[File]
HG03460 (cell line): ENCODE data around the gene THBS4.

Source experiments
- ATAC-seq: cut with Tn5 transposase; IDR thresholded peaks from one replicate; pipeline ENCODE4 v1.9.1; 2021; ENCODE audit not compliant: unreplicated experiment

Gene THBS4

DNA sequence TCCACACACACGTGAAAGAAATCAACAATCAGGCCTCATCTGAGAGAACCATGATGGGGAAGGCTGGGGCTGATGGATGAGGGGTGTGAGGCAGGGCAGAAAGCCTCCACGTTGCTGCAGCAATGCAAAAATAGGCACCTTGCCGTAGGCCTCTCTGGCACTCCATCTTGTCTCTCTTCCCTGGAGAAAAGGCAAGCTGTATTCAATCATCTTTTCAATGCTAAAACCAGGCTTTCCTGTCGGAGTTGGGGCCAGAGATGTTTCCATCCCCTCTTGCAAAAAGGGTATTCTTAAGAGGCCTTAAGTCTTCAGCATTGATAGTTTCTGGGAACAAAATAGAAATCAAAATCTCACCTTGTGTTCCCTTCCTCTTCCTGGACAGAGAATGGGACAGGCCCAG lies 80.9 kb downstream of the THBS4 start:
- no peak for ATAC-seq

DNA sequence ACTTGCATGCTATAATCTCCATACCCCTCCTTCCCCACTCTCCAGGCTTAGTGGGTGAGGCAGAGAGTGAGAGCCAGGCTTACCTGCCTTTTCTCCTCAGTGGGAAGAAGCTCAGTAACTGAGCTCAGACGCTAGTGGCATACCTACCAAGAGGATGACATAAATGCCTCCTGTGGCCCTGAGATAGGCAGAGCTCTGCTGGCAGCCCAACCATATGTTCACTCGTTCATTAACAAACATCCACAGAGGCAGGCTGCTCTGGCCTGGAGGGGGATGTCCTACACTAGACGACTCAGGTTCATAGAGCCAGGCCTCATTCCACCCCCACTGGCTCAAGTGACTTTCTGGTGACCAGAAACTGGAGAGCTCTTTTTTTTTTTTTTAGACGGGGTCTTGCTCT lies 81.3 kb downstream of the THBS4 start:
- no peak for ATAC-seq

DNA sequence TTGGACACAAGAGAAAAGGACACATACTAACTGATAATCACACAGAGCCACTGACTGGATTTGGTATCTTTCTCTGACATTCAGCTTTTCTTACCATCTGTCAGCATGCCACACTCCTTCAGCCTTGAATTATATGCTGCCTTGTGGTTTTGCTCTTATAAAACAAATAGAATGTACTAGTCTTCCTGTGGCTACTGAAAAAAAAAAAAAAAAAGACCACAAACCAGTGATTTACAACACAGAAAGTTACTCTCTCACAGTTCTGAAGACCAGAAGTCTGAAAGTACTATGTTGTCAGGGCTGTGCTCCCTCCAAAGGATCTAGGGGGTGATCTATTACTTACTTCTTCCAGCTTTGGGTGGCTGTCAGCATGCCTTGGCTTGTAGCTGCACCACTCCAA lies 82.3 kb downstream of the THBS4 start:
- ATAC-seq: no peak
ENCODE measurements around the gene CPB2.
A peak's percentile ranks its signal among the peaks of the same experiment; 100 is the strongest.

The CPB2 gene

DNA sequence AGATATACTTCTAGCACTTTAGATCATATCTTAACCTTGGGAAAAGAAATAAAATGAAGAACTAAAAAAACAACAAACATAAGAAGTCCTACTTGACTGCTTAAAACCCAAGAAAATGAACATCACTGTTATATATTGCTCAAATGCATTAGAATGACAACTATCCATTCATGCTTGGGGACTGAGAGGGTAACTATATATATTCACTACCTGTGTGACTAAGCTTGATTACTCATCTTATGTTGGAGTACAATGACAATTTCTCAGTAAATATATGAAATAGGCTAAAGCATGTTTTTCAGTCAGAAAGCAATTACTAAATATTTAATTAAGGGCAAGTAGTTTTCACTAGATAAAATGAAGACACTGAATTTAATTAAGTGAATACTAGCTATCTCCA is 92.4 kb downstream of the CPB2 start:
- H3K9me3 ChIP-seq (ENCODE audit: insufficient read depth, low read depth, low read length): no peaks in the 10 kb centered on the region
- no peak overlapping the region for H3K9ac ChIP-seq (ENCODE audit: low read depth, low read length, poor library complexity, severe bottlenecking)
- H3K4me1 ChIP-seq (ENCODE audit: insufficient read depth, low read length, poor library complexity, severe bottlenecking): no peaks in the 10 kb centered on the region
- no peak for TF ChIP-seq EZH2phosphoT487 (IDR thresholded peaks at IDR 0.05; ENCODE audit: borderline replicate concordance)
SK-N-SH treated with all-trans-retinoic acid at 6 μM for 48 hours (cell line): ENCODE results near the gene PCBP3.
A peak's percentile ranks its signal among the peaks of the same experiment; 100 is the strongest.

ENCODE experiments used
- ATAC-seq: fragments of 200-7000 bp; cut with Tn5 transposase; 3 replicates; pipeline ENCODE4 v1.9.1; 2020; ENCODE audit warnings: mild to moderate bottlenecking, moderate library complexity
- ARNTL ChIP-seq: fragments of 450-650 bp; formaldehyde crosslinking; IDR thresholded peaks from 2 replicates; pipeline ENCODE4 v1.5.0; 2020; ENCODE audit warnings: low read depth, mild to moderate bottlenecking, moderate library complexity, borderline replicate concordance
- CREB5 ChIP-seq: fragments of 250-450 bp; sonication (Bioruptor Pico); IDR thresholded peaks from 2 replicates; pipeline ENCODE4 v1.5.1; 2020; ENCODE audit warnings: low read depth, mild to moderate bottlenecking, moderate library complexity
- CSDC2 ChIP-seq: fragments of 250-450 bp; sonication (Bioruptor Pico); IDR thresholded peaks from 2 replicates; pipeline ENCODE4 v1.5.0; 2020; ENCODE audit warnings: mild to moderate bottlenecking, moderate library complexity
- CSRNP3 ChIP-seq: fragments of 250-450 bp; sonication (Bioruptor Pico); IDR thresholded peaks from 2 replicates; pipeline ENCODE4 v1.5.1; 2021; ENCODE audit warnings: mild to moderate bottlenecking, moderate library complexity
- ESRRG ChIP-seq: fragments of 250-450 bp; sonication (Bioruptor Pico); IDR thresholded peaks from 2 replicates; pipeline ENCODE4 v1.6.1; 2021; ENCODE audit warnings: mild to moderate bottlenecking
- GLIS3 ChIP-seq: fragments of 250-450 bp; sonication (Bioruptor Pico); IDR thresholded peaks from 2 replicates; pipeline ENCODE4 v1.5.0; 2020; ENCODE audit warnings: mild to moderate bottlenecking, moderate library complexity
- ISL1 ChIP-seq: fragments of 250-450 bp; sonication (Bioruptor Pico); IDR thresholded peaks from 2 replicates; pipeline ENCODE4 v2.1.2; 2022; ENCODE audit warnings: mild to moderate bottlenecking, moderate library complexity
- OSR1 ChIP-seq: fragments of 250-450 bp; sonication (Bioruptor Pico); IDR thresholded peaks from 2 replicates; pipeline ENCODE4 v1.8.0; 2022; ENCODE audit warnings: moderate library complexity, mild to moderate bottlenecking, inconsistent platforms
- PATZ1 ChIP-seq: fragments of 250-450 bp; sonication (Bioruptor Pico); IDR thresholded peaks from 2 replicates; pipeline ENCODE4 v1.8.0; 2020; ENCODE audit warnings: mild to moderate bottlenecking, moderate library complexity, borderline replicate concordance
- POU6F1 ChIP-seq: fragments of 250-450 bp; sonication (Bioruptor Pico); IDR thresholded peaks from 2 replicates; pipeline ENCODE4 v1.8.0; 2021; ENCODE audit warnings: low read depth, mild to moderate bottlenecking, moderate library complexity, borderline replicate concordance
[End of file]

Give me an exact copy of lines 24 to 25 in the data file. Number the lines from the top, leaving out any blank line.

- CREB5 ChIP-seq: fragments of 250-450 bp; sonication (Bioruptor Pico); IDR thresholded peaks from 2 replicates; pipeline ENCODE4 v1.5.1; 2020; ENCODE audit warnings: low read depth, mild to moderate bottlenecking, moderate library complexity
- CSDC2 ChIP-seq: fragments of 250-450 bp; sonication (Bioruptor Pico); IDR thresholded peaks from 2 replicates; pipeline ENCODE4 v1.5.0; 2020; ENCODE audit warnings: mild to moderate bottlenecking, moderate library complexity